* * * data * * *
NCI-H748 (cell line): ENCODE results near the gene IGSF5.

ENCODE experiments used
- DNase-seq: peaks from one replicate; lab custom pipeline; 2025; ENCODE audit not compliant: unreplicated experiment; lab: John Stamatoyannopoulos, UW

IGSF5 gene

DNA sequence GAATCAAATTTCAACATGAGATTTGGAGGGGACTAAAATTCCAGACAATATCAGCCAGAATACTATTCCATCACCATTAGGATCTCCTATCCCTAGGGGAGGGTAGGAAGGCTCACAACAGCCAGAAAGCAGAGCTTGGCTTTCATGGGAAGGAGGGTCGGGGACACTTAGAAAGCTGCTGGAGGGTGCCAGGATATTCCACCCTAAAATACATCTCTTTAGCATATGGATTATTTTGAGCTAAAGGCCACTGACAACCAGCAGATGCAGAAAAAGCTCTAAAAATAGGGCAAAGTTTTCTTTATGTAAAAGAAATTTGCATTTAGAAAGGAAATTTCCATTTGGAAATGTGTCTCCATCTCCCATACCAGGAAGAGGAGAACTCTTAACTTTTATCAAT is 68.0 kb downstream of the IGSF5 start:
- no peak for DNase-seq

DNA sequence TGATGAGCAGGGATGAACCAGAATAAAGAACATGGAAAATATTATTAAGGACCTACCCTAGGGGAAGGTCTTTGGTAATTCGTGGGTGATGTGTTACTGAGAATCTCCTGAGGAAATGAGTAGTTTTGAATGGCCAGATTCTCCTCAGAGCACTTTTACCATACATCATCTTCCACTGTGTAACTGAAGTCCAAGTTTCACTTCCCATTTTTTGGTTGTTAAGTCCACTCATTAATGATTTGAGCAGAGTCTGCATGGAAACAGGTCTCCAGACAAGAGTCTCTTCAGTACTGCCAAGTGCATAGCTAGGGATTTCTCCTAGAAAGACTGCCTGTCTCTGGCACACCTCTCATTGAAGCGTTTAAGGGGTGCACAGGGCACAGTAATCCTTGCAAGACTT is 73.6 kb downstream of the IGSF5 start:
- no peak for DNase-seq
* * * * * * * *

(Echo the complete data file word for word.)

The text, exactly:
NCI-H748 (cell line): ENCODE results near the gene IGSF5.

ENCODE experiments used
- DNase-seq: peaks from one replicate; lab custom pipeline; 2025; ENCODE audit not compliant: unreplicated experiment; lab: John Stamatoyannopoulos, UW

IGSF5 gene

DNA sequence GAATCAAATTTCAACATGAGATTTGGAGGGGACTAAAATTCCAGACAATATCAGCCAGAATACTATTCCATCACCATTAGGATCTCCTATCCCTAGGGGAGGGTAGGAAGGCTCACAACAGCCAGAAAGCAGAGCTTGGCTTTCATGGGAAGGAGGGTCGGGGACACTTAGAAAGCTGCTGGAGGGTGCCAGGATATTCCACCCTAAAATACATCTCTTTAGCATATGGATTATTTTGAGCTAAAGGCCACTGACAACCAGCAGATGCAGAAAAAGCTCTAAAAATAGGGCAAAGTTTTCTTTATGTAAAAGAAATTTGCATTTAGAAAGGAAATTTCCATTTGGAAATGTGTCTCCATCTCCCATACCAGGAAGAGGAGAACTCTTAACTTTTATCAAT is 68.0 kb downstream of the IGSF5 start:
- no peak for DNase-seq

DNA sequence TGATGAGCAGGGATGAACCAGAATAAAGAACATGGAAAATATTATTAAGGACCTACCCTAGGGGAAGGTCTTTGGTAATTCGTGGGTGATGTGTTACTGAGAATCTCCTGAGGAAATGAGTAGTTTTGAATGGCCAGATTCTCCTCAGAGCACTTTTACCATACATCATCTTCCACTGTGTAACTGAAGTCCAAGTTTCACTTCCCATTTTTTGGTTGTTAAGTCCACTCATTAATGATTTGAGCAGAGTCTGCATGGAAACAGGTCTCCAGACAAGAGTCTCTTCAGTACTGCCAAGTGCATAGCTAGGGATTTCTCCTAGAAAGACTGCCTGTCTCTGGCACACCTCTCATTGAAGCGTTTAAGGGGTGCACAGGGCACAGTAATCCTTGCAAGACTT is 73.6 kb downstream of the IGSF5 start:
- no peak for DNase-seq